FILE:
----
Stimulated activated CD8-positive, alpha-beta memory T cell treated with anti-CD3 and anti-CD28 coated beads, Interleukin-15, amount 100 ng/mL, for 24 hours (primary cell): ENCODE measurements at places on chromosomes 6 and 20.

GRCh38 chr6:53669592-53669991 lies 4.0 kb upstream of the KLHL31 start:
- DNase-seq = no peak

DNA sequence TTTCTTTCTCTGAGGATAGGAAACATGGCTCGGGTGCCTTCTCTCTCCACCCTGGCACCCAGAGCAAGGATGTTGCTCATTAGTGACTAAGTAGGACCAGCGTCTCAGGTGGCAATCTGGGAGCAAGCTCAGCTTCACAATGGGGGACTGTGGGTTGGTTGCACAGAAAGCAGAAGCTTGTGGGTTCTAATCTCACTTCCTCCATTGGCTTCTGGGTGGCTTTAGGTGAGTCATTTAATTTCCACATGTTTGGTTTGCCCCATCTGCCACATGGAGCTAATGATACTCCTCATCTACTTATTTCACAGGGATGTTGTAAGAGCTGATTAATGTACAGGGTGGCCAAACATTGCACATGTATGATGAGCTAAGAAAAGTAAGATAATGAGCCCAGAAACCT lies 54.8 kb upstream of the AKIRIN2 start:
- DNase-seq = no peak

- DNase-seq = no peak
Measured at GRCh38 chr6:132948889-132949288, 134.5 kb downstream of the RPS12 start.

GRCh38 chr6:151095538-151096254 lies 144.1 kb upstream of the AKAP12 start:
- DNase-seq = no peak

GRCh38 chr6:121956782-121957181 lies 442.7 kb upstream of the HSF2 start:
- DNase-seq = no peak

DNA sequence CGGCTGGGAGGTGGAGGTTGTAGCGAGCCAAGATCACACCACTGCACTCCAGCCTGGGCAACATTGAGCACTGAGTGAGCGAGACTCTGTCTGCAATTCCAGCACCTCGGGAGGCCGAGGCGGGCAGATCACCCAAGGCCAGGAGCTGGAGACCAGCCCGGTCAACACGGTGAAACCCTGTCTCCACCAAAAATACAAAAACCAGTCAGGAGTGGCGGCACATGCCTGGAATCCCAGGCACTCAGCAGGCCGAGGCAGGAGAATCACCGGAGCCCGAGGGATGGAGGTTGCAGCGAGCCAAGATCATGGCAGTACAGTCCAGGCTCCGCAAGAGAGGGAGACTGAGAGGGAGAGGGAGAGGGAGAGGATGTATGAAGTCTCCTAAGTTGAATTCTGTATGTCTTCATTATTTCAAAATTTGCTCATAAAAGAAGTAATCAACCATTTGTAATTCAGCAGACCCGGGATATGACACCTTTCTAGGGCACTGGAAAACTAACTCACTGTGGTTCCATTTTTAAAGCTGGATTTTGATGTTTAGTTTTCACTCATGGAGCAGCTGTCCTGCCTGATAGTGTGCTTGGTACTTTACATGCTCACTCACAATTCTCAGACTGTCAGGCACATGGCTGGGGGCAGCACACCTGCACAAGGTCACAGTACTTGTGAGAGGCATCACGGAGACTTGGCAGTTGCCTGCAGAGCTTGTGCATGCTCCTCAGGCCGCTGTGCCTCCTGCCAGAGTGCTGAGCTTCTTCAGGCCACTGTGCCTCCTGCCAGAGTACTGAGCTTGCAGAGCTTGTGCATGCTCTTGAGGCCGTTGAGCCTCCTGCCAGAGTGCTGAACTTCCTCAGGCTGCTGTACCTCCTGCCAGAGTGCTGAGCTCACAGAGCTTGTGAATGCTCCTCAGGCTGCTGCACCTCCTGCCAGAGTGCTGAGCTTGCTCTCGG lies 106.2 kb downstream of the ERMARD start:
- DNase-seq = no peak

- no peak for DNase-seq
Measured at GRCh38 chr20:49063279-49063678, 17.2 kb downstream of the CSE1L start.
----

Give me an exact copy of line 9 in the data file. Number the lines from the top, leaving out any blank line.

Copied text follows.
- DNase-seq = no peak